The 5 Most Common Types of Mortgage Loans for Homebuyers
The feeling of moving into a new home is so exciting. Well, maybe not the financial side of things. It can get very stressful just thinking about the amount of money the home will cost, the type of homeowners mortgage loan needed, and the down payment amount. It is do-able with the right research and a good idea of what you’re looking to spend.
Making a budget, reviewing your credit, having a monthly payment in mind can facilitate the process a little when trying to choose the right loan.
Below are some of 5 most common types of mortgage loans:
Conventional mortgage loans aren’t insured by the federal government. There are two types of conventional mortgages, conforming and non-conforming.
Let’s start with the conforming loan, it is a loan amount that falls within the maximum limits set by government agencies that back most U.S. mortgages. The non-conforming loans don’t meet those guidelines. As you may know, Jumbo loans are the most well-known non-conforming loans.
If you put down less than 20% of the home’s purchase price, lenders will generally require you to pay a private mortgage insurance (PMI) on the conventional loans.
Who is a conventional mortgage ideal for?
Borrowers with strong credit, a stable income and employment history and a required down payment of at least 3%.
Jumbo mortgages are conventional loans that have non-conforming loan limits which mean the home price exceeds the federal loan limit. In 2018, the Federal Housing Finance Agency’s maximum conforming loan was put in place for single-family homes in the U.S. for the amount of $453,100. Jumbo loans are more common in higher-cost areas and require more borrower documentation.
Who is a jumbo mortgage ideal for?
Jumbo mortgage loans make sense for more wealthy buyers that are purchasing a high-end home. Lenders look for borrowers with excellent credit scores, high incomes, and a significant down payment to put down on the home.
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The U.S. Government assists many Americans to become homeowners. They have three agencies: The Federal Housing Administration (FHA loans), the U.S. Dept. of Agriculture (USDA loans) and the U.S. Dept. of Veterans Affairs (VA loans).
FHA loans: These loans make homeownership within reach for those who don’t have a large down payment in hand along with those who may not have flawless credit. In order to get a maximum of 3.5% financing, the FICO score is needed to be above 580 to qualify. If your credit score hits below the 500 mark, you are required to put down at least 10% of the loan.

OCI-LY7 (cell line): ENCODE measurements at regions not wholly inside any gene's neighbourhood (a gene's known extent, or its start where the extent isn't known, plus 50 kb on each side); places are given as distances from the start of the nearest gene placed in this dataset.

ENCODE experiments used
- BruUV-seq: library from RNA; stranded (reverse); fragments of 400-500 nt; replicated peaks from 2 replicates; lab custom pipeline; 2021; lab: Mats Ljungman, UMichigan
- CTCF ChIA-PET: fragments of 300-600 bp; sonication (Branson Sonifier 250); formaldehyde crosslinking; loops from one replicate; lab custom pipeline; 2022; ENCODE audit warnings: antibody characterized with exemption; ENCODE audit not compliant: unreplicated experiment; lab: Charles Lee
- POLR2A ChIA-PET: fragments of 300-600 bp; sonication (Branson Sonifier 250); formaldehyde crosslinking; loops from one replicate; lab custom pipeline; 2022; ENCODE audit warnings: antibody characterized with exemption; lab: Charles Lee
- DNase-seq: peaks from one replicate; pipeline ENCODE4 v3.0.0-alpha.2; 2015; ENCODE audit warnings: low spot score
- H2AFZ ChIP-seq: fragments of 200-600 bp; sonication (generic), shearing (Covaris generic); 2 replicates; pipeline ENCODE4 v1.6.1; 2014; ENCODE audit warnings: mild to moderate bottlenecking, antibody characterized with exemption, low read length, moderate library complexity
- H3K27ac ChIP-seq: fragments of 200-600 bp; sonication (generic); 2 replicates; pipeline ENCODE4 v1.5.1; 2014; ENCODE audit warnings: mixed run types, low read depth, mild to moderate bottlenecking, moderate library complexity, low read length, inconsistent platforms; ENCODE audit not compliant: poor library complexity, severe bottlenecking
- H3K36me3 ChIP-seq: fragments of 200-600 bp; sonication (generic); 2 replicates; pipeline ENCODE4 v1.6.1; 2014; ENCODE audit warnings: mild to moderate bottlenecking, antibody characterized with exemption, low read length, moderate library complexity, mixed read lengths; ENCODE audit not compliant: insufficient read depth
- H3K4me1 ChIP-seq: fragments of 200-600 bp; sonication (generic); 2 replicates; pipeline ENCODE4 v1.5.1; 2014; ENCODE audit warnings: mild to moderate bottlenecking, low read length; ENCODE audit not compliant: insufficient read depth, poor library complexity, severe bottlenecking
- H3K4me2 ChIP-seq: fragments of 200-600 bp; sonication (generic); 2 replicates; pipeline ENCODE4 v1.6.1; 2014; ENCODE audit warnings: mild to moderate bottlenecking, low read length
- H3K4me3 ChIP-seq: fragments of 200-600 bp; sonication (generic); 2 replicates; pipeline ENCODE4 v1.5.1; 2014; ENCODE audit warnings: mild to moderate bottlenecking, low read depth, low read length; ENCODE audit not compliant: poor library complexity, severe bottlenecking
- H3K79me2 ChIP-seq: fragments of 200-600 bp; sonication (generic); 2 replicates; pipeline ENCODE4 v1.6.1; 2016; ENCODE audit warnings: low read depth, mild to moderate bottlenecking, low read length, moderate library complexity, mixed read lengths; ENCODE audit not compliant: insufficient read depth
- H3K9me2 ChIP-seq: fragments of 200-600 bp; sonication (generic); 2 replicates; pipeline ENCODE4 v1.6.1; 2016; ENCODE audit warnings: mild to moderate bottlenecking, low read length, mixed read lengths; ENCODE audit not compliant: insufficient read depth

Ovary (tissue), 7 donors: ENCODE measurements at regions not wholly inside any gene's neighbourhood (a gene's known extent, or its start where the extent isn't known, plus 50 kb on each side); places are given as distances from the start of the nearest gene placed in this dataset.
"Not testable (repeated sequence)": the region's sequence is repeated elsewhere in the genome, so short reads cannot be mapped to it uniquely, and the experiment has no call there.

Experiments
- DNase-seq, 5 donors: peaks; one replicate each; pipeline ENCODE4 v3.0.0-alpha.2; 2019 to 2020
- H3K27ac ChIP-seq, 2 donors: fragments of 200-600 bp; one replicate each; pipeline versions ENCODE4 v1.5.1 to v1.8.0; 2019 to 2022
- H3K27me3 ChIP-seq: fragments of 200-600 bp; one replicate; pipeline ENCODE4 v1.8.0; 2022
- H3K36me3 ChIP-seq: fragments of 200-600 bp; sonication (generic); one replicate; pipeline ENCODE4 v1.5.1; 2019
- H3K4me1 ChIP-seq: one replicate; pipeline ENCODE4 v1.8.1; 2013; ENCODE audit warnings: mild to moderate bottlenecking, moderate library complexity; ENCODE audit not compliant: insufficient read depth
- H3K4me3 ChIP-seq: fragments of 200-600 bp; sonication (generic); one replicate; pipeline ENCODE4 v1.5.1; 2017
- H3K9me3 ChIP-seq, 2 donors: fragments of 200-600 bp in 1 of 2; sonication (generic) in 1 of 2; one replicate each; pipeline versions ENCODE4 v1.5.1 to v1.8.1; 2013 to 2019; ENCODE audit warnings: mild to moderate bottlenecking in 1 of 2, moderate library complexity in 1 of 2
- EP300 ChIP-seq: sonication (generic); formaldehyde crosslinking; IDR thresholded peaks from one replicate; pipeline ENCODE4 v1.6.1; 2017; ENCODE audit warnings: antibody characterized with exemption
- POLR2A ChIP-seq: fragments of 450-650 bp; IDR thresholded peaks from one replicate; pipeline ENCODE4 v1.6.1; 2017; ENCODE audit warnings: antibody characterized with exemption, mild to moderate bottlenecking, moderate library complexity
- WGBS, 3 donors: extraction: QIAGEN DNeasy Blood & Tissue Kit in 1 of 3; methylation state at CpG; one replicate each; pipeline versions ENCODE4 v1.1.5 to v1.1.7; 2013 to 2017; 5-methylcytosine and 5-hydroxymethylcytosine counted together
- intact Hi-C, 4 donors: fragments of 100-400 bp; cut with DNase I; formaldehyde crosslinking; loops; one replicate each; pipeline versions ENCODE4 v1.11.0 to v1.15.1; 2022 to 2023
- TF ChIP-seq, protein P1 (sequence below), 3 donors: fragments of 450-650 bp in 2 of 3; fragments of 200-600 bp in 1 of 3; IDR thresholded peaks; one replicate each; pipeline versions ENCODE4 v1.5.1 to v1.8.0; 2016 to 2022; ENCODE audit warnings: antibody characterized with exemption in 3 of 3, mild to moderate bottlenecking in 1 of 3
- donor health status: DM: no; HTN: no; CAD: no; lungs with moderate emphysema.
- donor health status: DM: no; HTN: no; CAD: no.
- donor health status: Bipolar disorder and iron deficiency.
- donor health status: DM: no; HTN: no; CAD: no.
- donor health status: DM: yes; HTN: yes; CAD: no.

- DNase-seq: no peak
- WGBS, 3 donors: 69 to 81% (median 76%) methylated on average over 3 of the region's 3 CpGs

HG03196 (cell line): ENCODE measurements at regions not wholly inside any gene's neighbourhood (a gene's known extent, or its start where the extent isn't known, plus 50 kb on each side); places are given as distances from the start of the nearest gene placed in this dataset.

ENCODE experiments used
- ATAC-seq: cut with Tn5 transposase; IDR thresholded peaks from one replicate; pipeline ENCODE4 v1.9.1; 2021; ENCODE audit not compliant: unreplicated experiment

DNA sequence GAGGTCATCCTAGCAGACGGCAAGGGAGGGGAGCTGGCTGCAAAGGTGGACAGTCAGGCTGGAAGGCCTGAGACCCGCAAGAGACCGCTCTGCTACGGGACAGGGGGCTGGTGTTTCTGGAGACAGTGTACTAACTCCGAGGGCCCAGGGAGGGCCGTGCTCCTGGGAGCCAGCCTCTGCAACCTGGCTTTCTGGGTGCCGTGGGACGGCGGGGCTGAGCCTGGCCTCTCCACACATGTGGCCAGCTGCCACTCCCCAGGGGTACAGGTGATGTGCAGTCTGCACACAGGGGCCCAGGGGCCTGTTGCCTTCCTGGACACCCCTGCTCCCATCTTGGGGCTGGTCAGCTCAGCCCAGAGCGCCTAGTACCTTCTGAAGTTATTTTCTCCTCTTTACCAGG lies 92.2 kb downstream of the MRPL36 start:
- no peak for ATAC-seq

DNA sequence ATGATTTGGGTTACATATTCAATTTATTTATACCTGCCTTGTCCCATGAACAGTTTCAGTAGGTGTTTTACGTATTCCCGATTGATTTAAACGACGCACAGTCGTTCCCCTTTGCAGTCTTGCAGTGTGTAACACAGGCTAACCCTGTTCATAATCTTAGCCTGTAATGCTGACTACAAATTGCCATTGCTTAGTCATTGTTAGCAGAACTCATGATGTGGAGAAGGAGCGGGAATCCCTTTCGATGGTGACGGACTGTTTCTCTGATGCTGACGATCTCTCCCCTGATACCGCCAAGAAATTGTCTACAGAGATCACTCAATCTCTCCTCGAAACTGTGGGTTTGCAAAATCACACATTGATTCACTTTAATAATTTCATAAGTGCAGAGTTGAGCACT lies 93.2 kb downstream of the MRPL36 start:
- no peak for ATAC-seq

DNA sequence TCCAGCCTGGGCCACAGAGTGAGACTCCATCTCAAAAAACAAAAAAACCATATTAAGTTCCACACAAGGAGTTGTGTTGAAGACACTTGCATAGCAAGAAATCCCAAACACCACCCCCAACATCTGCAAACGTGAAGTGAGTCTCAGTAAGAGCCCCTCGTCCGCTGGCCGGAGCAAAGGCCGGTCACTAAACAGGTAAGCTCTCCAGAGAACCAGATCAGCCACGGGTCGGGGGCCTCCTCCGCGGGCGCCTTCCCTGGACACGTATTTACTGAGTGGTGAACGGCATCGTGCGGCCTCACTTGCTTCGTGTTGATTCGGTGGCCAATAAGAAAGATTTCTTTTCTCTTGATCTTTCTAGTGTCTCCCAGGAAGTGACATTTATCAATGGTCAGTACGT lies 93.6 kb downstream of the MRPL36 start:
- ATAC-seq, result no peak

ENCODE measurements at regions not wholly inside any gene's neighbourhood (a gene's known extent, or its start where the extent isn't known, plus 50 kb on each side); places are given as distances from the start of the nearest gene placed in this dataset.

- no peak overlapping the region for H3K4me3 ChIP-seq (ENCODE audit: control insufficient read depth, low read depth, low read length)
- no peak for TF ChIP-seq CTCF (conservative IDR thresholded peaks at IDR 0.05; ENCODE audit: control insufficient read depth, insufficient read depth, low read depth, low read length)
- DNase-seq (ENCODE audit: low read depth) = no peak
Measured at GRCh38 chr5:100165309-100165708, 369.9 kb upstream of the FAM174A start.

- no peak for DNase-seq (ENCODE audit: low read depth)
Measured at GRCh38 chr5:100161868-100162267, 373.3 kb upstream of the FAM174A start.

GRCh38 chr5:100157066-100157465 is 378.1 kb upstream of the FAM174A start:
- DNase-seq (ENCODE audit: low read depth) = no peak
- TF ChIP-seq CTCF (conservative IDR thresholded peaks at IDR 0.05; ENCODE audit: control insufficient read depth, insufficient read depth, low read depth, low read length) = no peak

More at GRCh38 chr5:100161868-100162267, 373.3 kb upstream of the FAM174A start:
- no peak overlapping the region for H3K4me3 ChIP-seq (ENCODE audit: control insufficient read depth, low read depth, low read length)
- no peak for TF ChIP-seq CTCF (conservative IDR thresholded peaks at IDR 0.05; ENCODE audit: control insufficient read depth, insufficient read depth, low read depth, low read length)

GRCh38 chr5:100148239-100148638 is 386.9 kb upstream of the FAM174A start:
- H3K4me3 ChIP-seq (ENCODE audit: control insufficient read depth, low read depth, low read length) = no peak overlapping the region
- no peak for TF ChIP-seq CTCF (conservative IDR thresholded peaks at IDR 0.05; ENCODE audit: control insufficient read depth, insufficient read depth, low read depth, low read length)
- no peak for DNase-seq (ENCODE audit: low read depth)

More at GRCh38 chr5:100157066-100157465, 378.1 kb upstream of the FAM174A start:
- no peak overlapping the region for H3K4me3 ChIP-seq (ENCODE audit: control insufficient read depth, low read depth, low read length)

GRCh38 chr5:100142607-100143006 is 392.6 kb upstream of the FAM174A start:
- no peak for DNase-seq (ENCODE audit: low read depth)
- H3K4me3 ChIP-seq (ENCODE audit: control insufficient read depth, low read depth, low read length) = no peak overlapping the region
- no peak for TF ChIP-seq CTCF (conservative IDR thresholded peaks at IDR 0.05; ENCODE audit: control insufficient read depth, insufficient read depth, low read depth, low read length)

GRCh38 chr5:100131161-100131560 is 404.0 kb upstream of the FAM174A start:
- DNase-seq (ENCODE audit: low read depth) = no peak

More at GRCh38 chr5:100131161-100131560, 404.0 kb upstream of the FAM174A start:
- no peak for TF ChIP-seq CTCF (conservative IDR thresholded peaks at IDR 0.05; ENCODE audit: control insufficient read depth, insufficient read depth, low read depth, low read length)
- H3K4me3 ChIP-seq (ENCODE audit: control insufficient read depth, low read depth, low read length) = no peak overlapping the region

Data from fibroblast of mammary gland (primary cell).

FHA loans require two mortgage insurance premiums, one that is paid upfront, and the other is paid annually for the life of the loan. This can ultimately increase the mortgage monthly payment. Paying 20% down or more takes away the PMI payment.
VA loans: VA Loans are for members of the U.S. military and their families, it can be for active duty members or veterans. The government assists them as much as possible for their services, the loans require no down payment or PMI, closing costs are generally capped and might even be paid by the seller.
VA loans do charge a fee called funding fee which is a percentage of the loan amount to help offset the program's cost to taxpayers. This fee and other closing costs can be put into the monthly payments or paid up-front.
USDA loans: USDA loans are for those who have moderate to low income that are searching to buy a home in rural areas. These loans have a USDA eligibility area that you can purchase from. Some of these loans don’t require down payments for eligible borrowers with low incomes.
Who is a government-insured mortgage ideal for?
These loans are ideal if you have a low credit score along with low cash savings. VA loans tend to offer the best terms and most flexibility compared to other loans for members of the U.S. military.
Fixed Rate Mortgages
Fixed Rate Mortgages keep a constant interest rate over the life of your loan, which is great because your monthly mortgage will never change. These fixed loans usually come in terms of 15, 20 or 30 years.
Who is a government-insured mortgage ideal for?
For those planning to stay put in their homes for at least seven to ten years, this loan offers a fixed rate which will ultimately help you set a comfortable budget.
Adjustable Rate Mortgage
Having an adjustable rate mortgage (ARM) can be beneficial or a disadvantage because it fluctuates with the current market conditions. It can help you look for an ARM loan that caps how much your interest rate and monthly mortgage rate can increase to.
Who is an adjusted rate mortgage ideal for?
Are you ready for the risk of interest rates fluctuating? If you don’t plan on staying in your home for longer than a couple years, an adjusted rate mortgage can save you quite a bit on your interest payments.